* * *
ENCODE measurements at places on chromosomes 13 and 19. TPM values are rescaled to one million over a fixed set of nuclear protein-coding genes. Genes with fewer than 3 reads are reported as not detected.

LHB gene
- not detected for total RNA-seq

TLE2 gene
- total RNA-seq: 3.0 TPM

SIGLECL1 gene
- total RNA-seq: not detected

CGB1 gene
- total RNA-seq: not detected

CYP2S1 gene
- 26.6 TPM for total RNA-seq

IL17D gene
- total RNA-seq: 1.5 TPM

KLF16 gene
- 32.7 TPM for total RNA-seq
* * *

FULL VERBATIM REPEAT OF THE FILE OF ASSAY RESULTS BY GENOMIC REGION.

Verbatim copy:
ENCODE measurements at places on chromosomes 13 and 19. TPM values are rescaled to one million over a fixed set of nuclear protein-coding genes. Genes with fewer than 3 reads are reported as not detected.

LHB gene
- not detected for total RNA-seq

TLE2 gene
- total RNA-seq: 3.0 TPM

SIGLECL1 gene
- total RNA-seq: not detected

CGB1 gene
- total RNA-seq: not detected

CYP2S1 gene
- 26.6 TPM for total RNA-seq

IL17D gene
- total RNA-seq: 1.5 TPM

KLF16 gene
- 32.7 TPM for total RNA-seq